Looking ahead, Mensch, in his third season, said, “We probably played five or six first-year guys throughout the year and they gained so much valuable game time, which is going to help carry us over into next year.
“With us getting into the Final Four the recruits are starting to take notice … We have a lot of kids that I’ve been talking to for 2018 recruit-wise and the excitement is there.
“I told the seniors they made the foundation for this program. … From here on out, we just continue to build our way up. I’m excited to see what we can do. … Last year, not winning wasn’t fun. This year we won and (now) they know they can win.”
A pin by Dan Bergeron, of Jackson, New Jersey, in the 165-pound weight class and decision from Dylan Otis, of Towanda, at heavyweight accounted for all of Penn College’s points in a 38-9 season-opening loss at Delaware Valley University on Wednesday.
At the King’s College Monarch Invitational on Saturday, Penn College finished last in a 12-team field with three points. Freshman Jacob Canfield, of Stroudsburg, went 1-2 with a pin in the 174-pound division for the Wildcats.
Commenting on her team’s recent 3-16 overall, 2-7 NEAC season, coach Bambi Hawkins said, “It was pretty obviously a year with potential to build. With only three returning players, the freshman class had to be relied upon in unexpected ways.
“As anticipated, the returning members, Sophie Coldsmith, of Gettysburg; Felicia Webber, of New Bloomfield; and Jordyn Smeltzer, of Manchester, were as hardworking as ever in their leadership roles. Sophie was able to achieve 1000-plus milestones in both digs and assists as she maintained her hustle that was commented on by our opponents who knew her by name. Felicia was probably the most versatile player as we had to utilize her well-rounded skill set in various positions throughout the year. And, Jordyn was an example for the newer players with her technique that just made each skill look easy. Unfortunately, we will not get any of these three ladies back next year. However, the team mentality and skills base that the freshmen gained will be beneficial as they move ahead.”
Statistically in the NEAC, Coldsmith finished fifth with 0.64 service aces per set, seventh with 3.89 digs per set, eighth with 4.42 assists per set and 11th with a .211 hitting percentage.
“We are fortunate to have time and opportunity to develop some volleyball muscles and experience even in the off-season,” Hawkins, in her 14th season as coach but returning after four years away from the program, continued.
“In the freshman group, there was an overall mentality of developing all attributes of a solid team. Several of them showed up with minimal volleyball experience, but generally an immense amount of intent to learn. We look forward to continuing the development of all and anticipate that players like Emalie Marnati, of Canton, and Christine Limbert, of Curwensville, will be leading the way.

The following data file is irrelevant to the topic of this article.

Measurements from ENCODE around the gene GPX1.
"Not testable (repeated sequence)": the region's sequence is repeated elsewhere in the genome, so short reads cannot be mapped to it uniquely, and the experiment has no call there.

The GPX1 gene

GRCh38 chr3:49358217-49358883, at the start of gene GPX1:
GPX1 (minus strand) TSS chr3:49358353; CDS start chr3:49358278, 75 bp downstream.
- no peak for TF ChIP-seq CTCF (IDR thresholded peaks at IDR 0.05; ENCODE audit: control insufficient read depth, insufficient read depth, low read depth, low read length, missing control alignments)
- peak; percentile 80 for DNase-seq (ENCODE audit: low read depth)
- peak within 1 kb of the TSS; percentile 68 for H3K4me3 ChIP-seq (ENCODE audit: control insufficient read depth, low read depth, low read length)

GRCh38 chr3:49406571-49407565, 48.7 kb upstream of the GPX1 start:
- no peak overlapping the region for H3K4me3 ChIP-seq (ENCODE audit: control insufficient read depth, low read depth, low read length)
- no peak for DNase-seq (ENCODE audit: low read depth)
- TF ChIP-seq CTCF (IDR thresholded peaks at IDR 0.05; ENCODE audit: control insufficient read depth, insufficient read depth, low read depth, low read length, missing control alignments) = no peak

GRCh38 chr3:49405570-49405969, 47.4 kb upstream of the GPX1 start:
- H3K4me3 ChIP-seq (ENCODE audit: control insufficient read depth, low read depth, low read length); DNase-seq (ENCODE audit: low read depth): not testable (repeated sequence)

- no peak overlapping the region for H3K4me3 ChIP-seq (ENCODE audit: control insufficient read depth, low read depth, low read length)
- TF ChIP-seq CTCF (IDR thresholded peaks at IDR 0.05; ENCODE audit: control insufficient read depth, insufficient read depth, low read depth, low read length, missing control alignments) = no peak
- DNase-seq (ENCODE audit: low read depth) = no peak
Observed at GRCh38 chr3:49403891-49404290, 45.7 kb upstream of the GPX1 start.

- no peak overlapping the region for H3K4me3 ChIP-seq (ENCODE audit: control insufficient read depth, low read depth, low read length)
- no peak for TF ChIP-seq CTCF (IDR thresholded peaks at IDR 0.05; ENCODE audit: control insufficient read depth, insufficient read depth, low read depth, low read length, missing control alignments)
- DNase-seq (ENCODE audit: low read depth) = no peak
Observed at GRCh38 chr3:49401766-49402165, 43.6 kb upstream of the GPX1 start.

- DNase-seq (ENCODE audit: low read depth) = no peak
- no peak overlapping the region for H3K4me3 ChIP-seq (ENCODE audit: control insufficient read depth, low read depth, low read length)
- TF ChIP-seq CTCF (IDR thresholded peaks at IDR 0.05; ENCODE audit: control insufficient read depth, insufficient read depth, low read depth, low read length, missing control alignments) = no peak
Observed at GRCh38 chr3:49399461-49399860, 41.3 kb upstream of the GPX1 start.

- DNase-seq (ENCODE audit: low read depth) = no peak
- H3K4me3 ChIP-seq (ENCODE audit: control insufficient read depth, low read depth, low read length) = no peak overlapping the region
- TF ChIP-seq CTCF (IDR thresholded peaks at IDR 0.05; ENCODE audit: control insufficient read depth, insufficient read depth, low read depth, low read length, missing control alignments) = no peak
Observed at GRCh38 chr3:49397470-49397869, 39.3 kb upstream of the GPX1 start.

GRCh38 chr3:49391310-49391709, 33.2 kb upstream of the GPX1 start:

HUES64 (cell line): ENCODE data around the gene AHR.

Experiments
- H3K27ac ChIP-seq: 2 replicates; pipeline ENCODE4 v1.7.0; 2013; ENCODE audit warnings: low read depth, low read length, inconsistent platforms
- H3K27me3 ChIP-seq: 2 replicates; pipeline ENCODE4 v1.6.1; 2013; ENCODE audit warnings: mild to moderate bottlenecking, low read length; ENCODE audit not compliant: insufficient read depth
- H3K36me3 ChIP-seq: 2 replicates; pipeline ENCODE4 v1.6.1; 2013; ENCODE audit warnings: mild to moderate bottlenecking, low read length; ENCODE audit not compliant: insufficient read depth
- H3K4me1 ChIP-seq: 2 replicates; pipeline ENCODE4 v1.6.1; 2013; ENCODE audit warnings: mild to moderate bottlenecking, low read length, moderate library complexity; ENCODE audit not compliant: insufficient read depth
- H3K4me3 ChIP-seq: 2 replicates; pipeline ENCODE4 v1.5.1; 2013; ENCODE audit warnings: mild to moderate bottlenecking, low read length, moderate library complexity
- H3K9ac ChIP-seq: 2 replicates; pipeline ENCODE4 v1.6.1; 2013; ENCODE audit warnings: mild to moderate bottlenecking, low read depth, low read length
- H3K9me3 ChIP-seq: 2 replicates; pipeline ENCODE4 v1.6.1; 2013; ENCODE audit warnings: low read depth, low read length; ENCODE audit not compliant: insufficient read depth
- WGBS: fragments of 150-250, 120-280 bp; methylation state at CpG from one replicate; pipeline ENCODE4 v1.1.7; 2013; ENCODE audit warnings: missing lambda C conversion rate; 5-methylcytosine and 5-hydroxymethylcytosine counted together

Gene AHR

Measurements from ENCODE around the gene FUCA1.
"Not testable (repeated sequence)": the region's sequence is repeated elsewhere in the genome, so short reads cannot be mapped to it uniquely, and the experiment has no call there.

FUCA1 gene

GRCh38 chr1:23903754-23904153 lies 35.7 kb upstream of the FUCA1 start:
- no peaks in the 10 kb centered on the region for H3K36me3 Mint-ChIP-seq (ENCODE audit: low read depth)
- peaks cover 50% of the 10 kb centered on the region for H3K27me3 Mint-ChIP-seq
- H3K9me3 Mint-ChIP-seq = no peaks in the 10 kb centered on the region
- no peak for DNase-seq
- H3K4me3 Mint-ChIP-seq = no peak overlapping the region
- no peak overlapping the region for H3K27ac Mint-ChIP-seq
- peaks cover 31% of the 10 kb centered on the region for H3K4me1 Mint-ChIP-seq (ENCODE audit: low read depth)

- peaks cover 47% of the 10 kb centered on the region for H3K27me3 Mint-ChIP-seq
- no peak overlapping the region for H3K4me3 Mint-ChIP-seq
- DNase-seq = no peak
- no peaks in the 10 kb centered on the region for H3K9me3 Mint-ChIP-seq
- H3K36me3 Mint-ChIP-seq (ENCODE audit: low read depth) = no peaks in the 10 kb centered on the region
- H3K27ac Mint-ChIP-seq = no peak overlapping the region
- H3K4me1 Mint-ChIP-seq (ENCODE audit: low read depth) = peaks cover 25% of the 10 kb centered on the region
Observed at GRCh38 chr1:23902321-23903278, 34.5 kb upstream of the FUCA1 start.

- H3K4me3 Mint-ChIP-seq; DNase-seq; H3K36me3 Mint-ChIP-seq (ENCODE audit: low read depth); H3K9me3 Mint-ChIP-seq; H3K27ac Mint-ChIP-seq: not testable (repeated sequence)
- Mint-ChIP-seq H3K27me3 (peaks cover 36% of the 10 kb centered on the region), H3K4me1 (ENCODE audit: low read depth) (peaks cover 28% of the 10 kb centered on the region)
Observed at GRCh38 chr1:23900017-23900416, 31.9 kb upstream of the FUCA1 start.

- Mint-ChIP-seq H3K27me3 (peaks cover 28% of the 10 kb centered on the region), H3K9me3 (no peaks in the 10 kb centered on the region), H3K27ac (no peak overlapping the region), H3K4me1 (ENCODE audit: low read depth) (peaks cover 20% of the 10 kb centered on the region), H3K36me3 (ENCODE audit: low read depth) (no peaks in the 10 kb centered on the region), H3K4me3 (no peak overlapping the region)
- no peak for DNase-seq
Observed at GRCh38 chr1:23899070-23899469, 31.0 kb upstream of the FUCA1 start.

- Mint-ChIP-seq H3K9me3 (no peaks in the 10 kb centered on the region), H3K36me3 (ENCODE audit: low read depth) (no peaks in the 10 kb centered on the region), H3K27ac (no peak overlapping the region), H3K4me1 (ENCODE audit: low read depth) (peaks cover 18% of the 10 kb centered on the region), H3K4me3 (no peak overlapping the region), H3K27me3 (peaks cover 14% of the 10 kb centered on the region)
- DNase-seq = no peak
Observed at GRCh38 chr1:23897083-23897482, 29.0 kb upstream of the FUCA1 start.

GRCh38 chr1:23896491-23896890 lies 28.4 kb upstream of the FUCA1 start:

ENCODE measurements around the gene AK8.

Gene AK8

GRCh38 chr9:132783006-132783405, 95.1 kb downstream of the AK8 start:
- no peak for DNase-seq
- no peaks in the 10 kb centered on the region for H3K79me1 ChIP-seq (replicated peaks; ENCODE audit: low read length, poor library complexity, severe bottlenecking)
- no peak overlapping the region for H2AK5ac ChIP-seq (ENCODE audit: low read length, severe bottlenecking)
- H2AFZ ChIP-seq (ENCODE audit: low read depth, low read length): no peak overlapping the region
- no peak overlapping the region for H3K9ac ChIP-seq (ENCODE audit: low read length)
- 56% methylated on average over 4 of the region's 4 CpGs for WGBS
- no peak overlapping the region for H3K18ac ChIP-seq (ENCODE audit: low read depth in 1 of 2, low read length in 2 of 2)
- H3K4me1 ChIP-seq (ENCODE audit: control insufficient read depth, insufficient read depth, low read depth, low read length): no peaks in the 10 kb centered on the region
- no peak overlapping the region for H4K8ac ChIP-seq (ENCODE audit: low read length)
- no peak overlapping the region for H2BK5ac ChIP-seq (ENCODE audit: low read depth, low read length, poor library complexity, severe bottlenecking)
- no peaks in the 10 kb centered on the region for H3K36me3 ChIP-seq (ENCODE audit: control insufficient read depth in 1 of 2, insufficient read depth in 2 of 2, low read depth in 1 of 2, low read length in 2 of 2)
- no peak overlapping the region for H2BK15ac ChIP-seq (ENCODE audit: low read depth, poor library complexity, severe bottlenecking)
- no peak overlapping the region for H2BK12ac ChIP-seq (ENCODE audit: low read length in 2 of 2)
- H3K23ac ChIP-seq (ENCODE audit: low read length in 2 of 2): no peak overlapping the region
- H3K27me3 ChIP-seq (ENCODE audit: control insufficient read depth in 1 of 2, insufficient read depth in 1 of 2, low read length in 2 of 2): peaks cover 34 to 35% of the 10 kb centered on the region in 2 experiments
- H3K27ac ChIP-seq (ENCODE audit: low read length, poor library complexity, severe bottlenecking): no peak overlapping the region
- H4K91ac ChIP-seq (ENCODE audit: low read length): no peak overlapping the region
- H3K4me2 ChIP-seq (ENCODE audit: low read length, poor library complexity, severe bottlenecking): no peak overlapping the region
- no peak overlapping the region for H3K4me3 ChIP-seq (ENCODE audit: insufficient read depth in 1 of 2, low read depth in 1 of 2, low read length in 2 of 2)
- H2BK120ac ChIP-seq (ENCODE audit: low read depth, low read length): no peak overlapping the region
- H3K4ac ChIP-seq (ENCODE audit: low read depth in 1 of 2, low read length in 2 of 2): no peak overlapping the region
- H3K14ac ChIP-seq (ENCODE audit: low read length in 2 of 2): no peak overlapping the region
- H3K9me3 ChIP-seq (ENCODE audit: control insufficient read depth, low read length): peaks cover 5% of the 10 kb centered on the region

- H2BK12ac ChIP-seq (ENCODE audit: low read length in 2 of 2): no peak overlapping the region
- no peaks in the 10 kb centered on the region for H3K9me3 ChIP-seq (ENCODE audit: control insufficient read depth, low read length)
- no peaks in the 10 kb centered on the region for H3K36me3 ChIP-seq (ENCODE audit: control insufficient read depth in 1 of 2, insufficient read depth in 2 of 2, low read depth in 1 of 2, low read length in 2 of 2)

“It’s hard not to mention each one of the ladies who played and their strengths, but with Emalie there has been a tenacity that followed suit with Sophie and I anticipate our opponents will know her by name as well. Christine is a player whose energy is palpable and, although she sometimes surprises herself, she was placed in a starting position for many good reasons that will likely continue to become great reasons as she gets more experience,” Hawkins said.
“Because we anticipate needing to increase the experience level of our team quickly, we are actively recruiting young ladies who have played several years of high school and club volleyball,” the coach added.
Final overall: 8-12-2
Final NEAC: 5-5-2 (5-4-1 regular season)
Tuesday, Oct. 31 – NEAC quarterfinal at Keuka College, T, 2-2 (2 OT, 7-6 shootout winner)
Saturday, Nov. 4 – NEAC semifinal at Penn State Abington, L, 3-0
(End of season)
Final overall: 9-7-5
Final NEAC: 6-2-4 (6-2-2 regular season)
Tuesday, Oct. 31 – NEAC quarterfinal at Keuka College, T, 0-0 (2 OT, 3-1 shootout winner)
Saturday, Nov. 4 – NEAC semifinal vs. SUNY Poly at Penn State Berks, T, 1-1 (2 OT, 4-3 shootout winner)
Sunday, Nov. 5 – NEAC final vs. Penn State Berks, 2 p.m. (winner to NCAA Division III Tournament)
Saturday, Nov. 11 – NCAA Division III Mideast Regional Qualifier at Big Spring High School, Newville, 11 a.m.
(End of season)
Saturday, Nov. 11 – NCAA Division III Mideast Regional Qualifier at Big Spring High School, Newville, 12:15 p.m.
(End of season)
Wednesday, Nov. 1 – at Delaware Valley University, L, 38-9
Saturday, Nov. 4 – at King’s College Monarch Invitational, finished last in a 12-team field
Saturday, Nov. 11 – at Wilkes University PA/NY Duals, 11 a.m.
Final overall: 3-16
Final NEAC: 2-7
Wednesday, Nov. 15 — host Alvernia College, 7:30 p.m.
Wednesday, Nov. 15 — host Thiel College, 5:30 p.m.